The Uffizi Gallery (Italian: Galleria degli Uffizi), is one of the oldest and most famous art museums in the world. It is housed in the Palazzo degli Uffizi which means the "Palace of Offices" in Florence, Italy.
The museum and its historyEdit
In 1560, Cosimo I de' Medici, the Duke of Tuscany, ordered a design of new office buildings for the magistrates of Florence. This is why the building is called the "Uffizi" ("offices"). The designer was Giorgio Vasari and the buildings were continued by Alfonso Parigi and Bernardo Buontalenti and finished in 1581.
The offices are in two parts which face each other across a courtyard. One end opens onto the town square and the other opens onto the River Arno. Varsari designed a sort of screen, like a backdrop in an Ancient Greek theatre. It has arches through which the view of the river can be seen.
Duke Cosimo had a plan to arrange that finest works of art in the Medici families' collections on the upper floor. This was not done until the time of Francesco I. He also commissioned Buontalenti to design the most the famous room in the Uffizi, an octagonal room called the Tribune of the Uffizi. This room contained many of the best paintings. Rich people would often send their sons on a Grand Tour of Europe. The Tribune of the Uffizi was one of the important sights on the tour. At first, people could only see the gallery by "request". (They would ask politely and perhaps be shown around.) The last Medici heiress, Anna Maria Lodovica, made an agreement with the city of Florence. In 1765 the Uffizi Gallery was officially opened to the public.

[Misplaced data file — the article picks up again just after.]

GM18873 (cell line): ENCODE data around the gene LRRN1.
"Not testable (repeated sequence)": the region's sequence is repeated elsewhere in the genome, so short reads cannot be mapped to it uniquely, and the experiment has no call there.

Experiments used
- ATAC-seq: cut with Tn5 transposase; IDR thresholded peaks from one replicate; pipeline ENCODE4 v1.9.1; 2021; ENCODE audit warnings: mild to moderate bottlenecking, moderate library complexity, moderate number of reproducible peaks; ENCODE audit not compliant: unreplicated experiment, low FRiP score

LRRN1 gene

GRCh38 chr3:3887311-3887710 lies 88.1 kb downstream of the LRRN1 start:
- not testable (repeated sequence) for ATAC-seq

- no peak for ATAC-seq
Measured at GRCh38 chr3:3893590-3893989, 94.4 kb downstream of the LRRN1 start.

The collection of artworks is so large that some of the works are in other museums in Florence. Many of the statues are in the Bargello. Today the Uffizi is one of the most popular tourist attractions of Florence. In high season (particularly in July), people sometimes have to wait for five hours.
Here are some of the famous paintings:
- Cimabue: The Trinita Madonna
- Duccio: The Rucellai Madona
- Giotto: The Ognissanti Madonna, the Badia Polyptych
- Simone Martini: The Annunciation
- Paolo Uccello: The Battle of San Romano
- Piero della Francesca: Diptych of Duke Federico da Montefeltro and Duchess Battista Sforza of Urbino
- Fra Filippo Lippi: Madonna with Child and Two Angels
- Andrea del Verrocchio and Leonardo da Vinci:The Baptism of Christ
- Hugo van der Goes: The Portinari Altarpiece
- Sandro Botticelli: Primavera, The Birth of Venus, The Adoration of the Magi and others
- Leonardo da Vinci: The Annunciation, The Adoration of the Magi
- Piero di Cosimo: Perseus liberating Andromeda
- Albrecht Dürer: The Adoration of the Magi
- Michelangelo: The Doni Tondo')
- Raphael: Madonna of the Goldfinch, Pope Leo X with Cardinals Giulio de' Medici and Luigi de' Rossi
- Titian: Flora, Venus of Urbino
- Parmigianino: The Madonna of the Long Neck
- Caravaggio: Bacchus, The Sacrifice of Isaac, Medusa
The collection also contains some famous ancient sculptures, such as the Two Wrestlers.
Titian, Venus of Urbino
Simone Martini, Annunciation
Botticelli, La Primavera (Springtime), c. 1478
Titian, Flora, 1515-1520
Piero della Francesca, Federico de Montefeltro and Battista Sforza
Uccello, Battle of San Romano
Fra Filippo Lippi, Madonna with Angels
Michelangelo, Tondo Doni
Rembrandt van Rijn, self-portrait
Raphael, Madonna of the Goldfinch
Raphael, Portrait of Elisabetta Gonzaga
Raphael, Portrait of Pope Julius II